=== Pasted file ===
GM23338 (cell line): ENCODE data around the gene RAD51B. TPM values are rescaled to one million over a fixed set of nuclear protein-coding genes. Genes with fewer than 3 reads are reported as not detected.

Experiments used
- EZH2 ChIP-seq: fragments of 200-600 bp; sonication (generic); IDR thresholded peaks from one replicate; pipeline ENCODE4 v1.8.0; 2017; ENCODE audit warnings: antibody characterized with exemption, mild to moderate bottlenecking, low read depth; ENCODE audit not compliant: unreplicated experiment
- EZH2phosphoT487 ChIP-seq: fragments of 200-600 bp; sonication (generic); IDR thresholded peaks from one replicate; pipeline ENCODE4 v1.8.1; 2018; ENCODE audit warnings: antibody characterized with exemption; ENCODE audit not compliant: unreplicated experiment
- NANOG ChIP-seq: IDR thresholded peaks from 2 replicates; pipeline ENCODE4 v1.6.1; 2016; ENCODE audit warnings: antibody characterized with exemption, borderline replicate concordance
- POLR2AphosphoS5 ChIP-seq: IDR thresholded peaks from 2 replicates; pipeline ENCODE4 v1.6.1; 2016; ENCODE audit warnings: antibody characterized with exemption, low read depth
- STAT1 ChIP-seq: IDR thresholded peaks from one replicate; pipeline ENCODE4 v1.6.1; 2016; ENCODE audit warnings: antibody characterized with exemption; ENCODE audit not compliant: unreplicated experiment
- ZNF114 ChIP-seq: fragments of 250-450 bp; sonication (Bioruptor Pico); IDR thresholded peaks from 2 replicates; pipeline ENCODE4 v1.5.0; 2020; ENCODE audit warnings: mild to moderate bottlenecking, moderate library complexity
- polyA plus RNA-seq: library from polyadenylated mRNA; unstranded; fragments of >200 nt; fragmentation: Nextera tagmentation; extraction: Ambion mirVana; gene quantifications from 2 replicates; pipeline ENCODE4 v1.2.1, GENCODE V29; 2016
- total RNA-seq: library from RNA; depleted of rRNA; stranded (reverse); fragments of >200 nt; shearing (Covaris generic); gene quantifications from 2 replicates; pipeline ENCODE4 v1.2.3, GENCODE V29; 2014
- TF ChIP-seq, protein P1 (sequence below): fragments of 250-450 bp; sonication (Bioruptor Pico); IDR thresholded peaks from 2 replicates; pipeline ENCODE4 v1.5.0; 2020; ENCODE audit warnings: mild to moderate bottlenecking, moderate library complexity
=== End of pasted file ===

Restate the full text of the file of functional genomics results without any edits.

GM23338 (cell line): ENCODE data around the gene RAD51B. TPM values are rescaled to one million over a fixed set of nuclear protein-coding genes. Genes with fewer than 3 reads are reported as not detected.

Experiments used
- EZH2 ChIP-seq: fragments of 200-600 bp; sonication (generic); IDR thresholded peaks from one replicate; pipeline ENCODE4 v1.8.0; 2017; ENCODE audit warnings: antibody characterized with exemption, mild to moderate bottlenecking, low read depth; ENCODE audit not compliant: unreplicated experiment
- EZH2phosphoT487 ChIP-seq: fragments of 200-600 bp; sonication (generic); IDR thresholded peaks from one replicate; pipeline ENCODE4 v1.8.1; 2018; ENCODE audit warnings: antibody characterized with exemption; ENCODE audit not compliant: unreplicated experiment
- NANOG ChIP-seq: IDR thresholded peaks from 2 replicates; pipeline ENCODE4 v1.6.1; 2016; ENCODE audit warnings: antibody characterized with exemption, borderline replicate concordance
- POLR2AphosphoS5 ChIP-seq: IDR thresholded peaks from 2 replicates; pipeline ENCODE4 v1.6.1; 2016; ENCODE audit warnings: antibody characterized with exemption, low read depth
- STAT1 ChIP-seq: IDR thresholded peaks from one replicate; pipeline ENCODE4 v1.6.1; 2016; ENCODE audit warnings: antibody characterized with exemption; ENCODE audit not compliant: unreplicated experiment
- ZNF114 ChIP-seq: fragments of 250-450 bp; sonication (Bioruptor Pico); IDR thresholded peaks from 2 replicates; pipeline ENCODE4 v1.5.0; 2020; ENCODE audit warnings: mild to moderate bottlenecking, moderate library complexity
- polyA plus RNA-seq: library from polyadenylated mRNA; unstranded; fragments of >200 nt; fragmentation: Nextera tagmentation; extraction: Ambion mirVana; gene quantifications from 2 replicates; pipeline ENCODE4 v1.2.1, GENCODE V29; 2016
- total RNA-seq: library from RNA; depleted of rRNA; stranded (reverse); fragments of >200 nt; shearing (Covaris generic); gene quantifications from 2 replicates; pipeline ENCODE4 v1.2.3, GENCODE V29; 2014
- TF ChIP-seq, protein P1 (sequence below): fragments of 250-450 bp; sonication (Bioruptor Pico); IDR thresholded peaks from 2 replicates; pipeline ENCODE4 v1.5.0; 2020; ENCODE audit warnings: mild to moderate bottlenecking, moderate library complexity